"No, we do not have babies."
Translation:Nein, wir haben keine Babys.
Babys is the new, 'official' translation. The "neue Rechtschreibung" (latest spelling reform) has determined that the plural of English words used in German ending with -y is to be -ys. Before that, "babies" was used as the plural. Both are (still) acceptable, but the official translation is better. So throw out those old Babies with the bathwater, and welcome your new Babys!
If I am correct, you answer should have been correct. However, "Nein, Babies haben wir nicht," is still correct due to the German syntax. It is correct because the verb is the second element of the sentence with the subject following directly after. It follows the rules just fine. If you are wondering, nein is an interjection so it doesn't affect the structure of the rest of the sentence. Everything proceeding it follows the structure.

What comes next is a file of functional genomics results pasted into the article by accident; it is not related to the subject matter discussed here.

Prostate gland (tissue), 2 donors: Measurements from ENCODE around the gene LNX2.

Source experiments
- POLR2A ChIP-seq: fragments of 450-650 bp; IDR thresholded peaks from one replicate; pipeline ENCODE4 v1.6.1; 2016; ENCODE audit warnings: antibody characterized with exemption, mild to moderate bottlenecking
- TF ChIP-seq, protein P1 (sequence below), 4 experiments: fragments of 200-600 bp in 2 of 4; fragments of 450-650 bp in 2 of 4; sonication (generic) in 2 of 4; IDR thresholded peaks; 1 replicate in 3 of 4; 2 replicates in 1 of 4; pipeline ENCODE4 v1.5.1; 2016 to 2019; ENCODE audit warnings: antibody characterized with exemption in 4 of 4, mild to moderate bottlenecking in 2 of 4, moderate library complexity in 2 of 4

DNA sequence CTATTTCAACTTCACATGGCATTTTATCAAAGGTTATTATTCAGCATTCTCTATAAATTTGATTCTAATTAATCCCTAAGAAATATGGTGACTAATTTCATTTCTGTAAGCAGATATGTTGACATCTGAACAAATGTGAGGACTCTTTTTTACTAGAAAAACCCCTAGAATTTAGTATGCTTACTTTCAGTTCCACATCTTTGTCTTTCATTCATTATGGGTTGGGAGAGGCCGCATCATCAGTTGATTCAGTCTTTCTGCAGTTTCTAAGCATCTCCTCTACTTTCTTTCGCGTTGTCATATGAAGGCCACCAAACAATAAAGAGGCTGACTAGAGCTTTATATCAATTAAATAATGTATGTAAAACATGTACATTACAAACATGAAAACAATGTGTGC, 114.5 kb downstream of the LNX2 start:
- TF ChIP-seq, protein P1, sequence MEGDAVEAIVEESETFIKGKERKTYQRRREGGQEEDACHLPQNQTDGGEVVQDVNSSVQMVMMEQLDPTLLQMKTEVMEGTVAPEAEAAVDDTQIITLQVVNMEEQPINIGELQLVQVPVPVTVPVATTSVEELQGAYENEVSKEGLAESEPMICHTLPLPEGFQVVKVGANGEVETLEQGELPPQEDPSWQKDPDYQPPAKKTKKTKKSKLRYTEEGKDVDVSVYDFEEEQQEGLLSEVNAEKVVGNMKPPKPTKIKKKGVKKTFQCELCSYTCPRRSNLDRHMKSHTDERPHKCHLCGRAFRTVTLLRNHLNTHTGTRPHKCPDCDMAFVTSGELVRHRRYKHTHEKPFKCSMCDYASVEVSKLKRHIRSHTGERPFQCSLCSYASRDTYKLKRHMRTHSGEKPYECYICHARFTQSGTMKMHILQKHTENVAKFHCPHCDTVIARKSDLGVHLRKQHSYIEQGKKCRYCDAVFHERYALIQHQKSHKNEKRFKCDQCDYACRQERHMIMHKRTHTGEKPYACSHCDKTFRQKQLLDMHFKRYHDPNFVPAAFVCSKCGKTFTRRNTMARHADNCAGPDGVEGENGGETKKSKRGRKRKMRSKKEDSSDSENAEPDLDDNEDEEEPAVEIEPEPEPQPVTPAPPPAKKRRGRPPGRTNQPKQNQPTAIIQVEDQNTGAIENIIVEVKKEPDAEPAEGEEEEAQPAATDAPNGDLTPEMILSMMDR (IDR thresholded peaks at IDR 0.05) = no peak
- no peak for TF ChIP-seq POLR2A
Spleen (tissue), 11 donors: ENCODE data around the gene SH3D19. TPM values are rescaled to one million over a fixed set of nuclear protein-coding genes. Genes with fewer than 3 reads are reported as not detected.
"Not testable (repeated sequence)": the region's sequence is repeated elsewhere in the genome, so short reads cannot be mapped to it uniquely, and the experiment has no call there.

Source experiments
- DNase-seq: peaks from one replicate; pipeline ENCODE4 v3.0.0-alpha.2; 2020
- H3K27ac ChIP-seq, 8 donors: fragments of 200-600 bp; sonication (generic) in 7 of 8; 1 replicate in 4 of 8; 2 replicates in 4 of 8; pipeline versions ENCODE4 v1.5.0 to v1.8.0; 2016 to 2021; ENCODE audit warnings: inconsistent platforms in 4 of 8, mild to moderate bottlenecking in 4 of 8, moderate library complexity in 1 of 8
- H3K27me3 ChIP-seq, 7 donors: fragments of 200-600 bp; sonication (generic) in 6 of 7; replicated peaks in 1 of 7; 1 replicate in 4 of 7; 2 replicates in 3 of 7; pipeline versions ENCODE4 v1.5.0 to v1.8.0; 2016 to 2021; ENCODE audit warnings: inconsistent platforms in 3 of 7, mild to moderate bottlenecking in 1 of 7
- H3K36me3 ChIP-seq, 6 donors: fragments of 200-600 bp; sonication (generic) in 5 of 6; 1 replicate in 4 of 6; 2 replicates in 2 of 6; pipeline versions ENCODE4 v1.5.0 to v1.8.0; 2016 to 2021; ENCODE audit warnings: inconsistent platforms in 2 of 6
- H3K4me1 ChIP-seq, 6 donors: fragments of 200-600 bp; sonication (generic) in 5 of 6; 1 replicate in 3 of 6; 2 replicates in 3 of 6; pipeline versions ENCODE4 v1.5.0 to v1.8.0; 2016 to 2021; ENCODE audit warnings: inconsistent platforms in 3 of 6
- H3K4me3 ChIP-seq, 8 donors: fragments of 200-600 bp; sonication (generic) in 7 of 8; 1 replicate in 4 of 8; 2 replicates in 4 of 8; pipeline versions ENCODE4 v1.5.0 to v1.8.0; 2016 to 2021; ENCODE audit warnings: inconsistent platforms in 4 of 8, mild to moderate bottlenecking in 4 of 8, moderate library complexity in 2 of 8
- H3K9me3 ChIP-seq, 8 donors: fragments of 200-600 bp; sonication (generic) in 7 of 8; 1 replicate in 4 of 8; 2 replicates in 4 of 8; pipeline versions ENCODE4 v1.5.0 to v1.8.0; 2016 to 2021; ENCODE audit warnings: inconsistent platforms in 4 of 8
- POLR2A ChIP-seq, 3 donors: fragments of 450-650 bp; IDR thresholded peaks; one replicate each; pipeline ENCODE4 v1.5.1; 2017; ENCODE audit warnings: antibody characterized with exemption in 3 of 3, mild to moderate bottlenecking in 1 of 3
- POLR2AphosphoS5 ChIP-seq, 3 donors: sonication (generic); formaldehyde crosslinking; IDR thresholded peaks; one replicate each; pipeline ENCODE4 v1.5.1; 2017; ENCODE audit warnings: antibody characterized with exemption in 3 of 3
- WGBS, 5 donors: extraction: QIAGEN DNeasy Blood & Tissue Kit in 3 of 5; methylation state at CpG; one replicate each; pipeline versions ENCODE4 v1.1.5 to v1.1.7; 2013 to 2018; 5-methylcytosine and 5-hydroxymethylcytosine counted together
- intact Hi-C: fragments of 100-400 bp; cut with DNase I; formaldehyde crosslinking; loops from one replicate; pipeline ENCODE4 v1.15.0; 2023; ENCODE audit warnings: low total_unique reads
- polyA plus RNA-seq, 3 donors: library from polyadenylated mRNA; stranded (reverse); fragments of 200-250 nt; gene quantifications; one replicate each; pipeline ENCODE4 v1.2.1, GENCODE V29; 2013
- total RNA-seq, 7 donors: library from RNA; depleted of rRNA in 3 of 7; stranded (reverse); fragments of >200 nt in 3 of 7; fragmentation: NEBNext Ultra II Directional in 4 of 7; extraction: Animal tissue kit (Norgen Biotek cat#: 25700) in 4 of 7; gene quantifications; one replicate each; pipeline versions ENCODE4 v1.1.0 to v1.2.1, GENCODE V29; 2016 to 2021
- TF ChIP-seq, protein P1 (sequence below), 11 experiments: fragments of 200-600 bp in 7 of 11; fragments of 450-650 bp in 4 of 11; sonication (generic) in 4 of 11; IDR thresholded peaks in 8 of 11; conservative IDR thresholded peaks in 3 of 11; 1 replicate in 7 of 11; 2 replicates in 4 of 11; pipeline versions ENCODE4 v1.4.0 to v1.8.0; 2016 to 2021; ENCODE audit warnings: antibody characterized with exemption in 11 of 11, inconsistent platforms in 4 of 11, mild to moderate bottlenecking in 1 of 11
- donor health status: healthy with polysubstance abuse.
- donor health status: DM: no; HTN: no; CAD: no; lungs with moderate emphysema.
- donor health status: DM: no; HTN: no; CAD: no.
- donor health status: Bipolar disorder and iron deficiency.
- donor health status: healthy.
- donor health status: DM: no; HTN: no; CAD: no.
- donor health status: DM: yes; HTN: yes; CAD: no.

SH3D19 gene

I hope I was correct as well as helpful.
I agree with your explanation about the positioning of the verb but the position of 'nicht' is not correct, it should be after 'haben'. So, "Nein, wir haben nicht Babies", but what I learned from the lesson about negatives, 'keine' are usually used instead of 'nicht' since there is no article used before the word 'babies'.
I hope I'm correct.
I am getting three German options, all of which say "Babies" instead of "Babys". In other discussions, and below, it's stated that "Babys" is correct German and "Babies" is not. When I tried to report it, the only option is "The English sentence is unnatural or has an error." which is not the issue. I don't know how else to report this.
You can't use "keinen Babys" because "keinen" is for a masculine singular noun in the accusative case.
In this instance, "Babys" is plural --> babies. It is, therefore "die Babys" and will use "keine" in the accusative. If it were only one baby, then you would use "kein" because "Baby" is neuter in German. "Wir haben kein Baby" --> We don't have a baby.